Next-Gen Stats: Is Jordy Nelson the Packers' most valuable player?


Former NFL player and scout Bucky Brooks knows the ins and outs of this league, providing keen insight in his weekly notebook. The topics of this edition include:

» Did the Vikings get robbed in the Sam Bradford trade?

» Who are the league's top 10 backup quarterbacks?

» How much does Jordy Nelson mean to the Packers?

But first, a look at how the Seattle Seahawks continue to get the most out of undrafted free agents ...

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NEXT-GEN STATS: Is Jordy Nelson the Packers' most valuable player?

Make no mistake about it. Aaron Rodgers is the best player on the team and arguably the top player in the NFL, but Nelson is the most valuable player on the Green Bay Packers.

Now, I know that statement will be met with some quizzical looks and raised eyebrows, based on Rodgers' stature in the league. And honestly, I'm engaging in a bit of hyperbole -- after all, Green Bay would almost certainly be dead in the water without Rodgers -- to underline what the numbers suggest: The veteran receiver is an indispensable Jenga piece to the Packers' championship puzzle.

With Nelson lost to a torn ACL in 2015, the Packers ranked 25th in passing offense and 23rd in overall offense en route to a second-place finish in the NFC North and an exit in the Divisional Round of the playoffs. With Nelson on the field, the Packers are one of the most explosive offenses in football, a juggernaut that few defensive coordinators are able to solve.

Since 2011, the Packers have averaged 29.5 points, 390.6 yards and 276 pass yards with Nelson in the lineup, compared to 24.8 points, 336.5 yards and 222.2 pass yards without the Pro Bowl receiver on the field. That's a significant drop-off in production -- but I believe Nelson's impact on his teammates that really illustrates his value to the team.

Rodgers, for instance, is definitely not the same player with No. 87 on the sideline in sweats. I know this goes against the narrative that the superstar quarterback elevates the play of his receivers, but the numbers suggest Nelson makes the two-time league MVP better. Since 2011, with Nelson on the field, Rodgers has completed 67.1 percent of his passes, registered a 113.0 passer rating and averaged 8.6 yards per attempt, compared to a 61.4 percent completion rate, a 95.4 passer rating and a 6.8 yards-per-attempt average without Nelson. Most importantly, Rodgers' winning percentage is a robust .750 (39-13) with Nelson in the lineup, compared to his .700 winning percentage (14-6) without his WR1 over that span.

Part of what makes Nelson such a great asset in the Packers' system is his combination of speed, quickness and running skills on the perimeter. As a former punt returner and high-school track standout, Nelson is an explosive playmaker with the ball in his hands. He is capable of turning short passes into big gains, particularly on slants from the outside.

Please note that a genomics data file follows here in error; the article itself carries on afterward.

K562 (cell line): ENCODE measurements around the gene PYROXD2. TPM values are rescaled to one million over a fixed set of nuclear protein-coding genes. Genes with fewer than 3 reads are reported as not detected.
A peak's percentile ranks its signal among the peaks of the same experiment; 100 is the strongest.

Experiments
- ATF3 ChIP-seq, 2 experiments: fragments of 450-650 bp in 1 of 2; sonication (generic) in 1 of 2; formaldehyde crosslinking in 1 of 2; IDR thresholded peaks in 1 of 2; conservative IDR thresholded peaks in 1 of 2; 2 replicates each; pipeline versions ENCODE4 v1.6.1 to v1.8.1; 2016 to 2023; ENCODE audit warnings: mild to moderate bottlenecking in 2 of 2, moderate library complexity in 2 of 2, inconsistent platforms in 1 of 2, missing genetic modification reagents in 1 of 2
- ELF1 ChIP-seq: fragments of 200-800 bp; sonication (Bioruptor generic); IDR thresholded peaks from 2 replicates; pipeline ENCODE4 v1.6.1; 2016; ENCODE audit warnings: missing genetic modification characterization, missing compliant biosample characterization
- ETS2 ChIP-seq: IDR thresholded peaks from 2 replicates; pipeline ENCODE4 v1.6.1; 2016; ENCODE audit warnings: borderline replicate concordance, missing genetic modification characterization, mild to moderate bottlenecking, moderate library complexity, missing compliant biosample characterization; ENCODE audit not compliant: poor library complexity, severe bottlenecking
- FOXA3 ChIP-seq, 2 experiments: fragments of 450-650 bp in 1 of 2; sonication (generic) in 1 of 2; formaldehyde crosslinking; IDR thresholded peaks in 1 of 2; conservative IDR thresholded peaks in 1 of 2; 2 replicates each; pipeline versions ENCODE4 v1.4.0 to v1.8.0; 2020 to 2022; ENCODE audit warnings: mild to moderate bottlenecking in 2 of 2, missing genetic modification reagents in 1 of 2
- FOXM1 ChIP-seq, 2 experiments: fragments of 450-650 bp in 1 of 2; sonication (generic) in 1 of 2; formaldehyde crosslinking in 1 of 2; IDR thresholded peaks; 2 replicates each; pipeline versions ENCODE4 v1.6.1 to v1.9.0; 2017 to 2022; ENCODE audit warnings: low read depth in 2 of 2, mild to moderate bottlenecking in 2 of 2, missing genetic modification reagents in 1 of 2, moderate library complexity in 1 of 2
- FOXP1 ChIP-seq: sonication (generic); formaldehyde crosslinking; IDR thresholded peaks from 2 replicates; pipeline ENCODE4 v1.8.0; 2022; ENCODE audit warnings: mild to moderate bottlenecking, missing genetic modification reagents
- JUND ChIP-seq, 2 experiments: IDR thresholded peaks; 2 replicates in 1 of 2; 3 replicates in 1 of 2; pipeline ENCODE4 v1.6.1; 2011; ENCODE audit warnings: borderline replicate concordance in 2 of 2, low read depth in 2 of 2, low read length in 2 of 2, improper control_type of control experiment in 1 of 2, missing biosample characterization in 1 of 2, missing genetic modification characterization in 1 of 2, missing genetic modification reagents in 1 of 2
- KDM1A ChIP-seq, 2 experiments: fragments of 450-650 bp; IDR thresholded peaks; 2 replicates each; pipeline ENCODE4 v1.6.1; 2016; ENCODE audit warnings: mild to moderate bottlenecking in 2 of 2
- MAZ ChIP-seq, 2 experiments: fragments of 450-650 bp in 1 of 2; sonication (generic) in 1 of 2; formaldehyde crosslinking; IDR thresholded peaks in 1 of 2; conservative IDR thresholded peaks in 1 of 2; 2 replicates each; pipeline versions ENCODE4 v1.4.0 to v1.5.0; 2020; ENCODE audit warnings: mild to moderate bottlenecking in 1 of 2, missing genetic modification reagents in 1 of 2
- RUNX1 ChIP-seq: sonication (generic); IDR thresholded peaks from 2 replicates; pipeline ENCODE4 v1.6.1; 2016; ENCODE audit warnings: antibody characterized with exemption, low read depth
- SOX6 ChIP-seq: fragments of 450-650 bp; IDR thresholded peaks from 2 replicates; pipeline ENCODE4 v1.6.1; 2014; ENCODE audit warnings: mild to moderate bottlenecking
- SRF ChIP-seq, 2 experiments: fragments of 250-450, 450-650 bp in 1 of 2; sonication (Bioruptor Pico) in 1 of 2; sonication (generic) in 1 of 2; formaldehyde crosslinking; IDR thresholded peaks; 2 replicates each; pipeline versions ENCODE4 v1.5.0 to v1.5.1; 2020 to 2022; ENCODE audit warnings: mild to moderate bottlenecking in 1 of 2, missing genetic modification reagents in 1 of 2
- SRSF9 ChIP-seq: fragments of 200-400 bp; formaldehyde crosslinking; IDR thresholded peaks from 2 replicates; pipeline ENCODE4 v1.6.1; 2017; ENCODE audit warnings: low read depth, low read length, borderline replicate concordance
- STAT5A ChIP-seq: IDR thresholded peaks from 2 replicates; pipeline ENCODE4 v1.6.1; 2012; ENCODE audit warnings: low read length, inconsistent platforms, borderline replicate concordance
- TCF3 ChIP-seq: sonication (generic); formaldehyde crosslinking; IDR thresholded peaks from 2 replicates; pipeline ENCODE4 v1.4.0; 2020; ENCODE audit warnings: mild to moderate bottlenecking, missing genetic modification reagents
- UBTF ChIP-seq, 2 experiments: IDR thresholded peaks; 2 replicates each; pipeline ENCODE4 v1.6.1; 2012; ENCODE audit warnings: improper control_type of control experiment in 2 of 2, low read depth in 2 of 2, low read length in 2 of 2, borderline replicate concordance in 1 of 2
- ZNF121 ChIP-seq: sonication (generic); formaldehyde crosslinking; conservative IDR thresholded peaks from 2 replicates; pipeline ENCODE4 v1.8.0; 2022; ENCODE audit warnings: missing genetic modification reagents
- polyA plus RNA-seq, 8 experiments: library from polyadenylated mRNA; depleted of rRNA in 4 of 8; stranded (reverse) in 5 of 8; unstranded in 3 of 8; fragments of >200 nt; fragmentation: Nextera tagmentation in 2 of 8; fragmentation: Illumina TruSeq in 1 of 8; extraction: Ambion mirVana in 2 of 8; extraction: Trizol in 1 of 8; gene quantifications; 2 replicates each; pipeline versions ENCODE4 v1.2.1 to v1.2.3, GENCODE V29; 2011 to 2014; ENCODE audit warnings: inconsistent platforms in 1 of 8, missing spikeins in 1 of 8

Nelson has also developed into one of the best deep-ball threats in the league, exhibiting exceptional balance, body control and patience as a route runner on the perimeter. He excels on double moves, and the Packers' clever play-action passing game features a number of misdirection vertical routes that showcase Nelson's talents as a route runner.

Nelson's dominance is reflected in the numbers that he posted during his last two seasons on the field. During that span (2013-14), Nelson ranked fifth in the NFL in receptions (183), third in receiving yards (2,833), tied for fifth in receiving touchdowns (21) and tied for second in receptions of 25-plus yards (31). That kind of production commands attention from the defense and alleviates some of the pressure on other receivers to make plays on the perimeter.

That was clearly evident in the way Packers receiver Randall Cobb struggled a bit without Nelson on the field last season. The former Pro Bowler not only had trouble shining as the Packers' WR1, but his production dipped even as he received more targets from Rodgers. Cobb finished 2015 with only 79 receptions, 829 receiving yards and six touchdowns on 129 targets after tallying 91 catches, 1,287 yards, and 12 touchdowns on 127 targets the previous season. Sure, Cobb suffered through a spate of injuries during the season, but he clearly missed his counterpart on the opposite side of the field. His diminished impact is a testament to the attention Nelson commands as the Packers' clear WR1.

The loss of Nelson on the field also affected the Packers' running game, specifically running back Eddie Lacy. In his first two seasons (2013-14), with Nelson operating on the perimeter, Lacy averaged 1,159 yards, 10 touchdowns and 4.4 yards per carry. Last season, the hefty running back saw his production plummet; he finished the year with only 758 rushing yards and three scores while averaging only 4.1 yards per carry. The fourth-year pro certainly didn't help himself by playing well above his listed weight (5-foot-11, 234 pounds), but the extra defenders he saw in the box last season clogged up most of the lanes between the tackles. Without a viable deep-ball threat on the outside, teams could stack eight or nine defenders near the line of scrimmage to contain Lacy.

After watching the Packers' offense fall off the cliff without Nelson on the field, it will interesting to see if the unit re-emerges as a juggernaut with its MVP back in action.

Follow Bucky Brooks on Twitter @BuckyBrooks.



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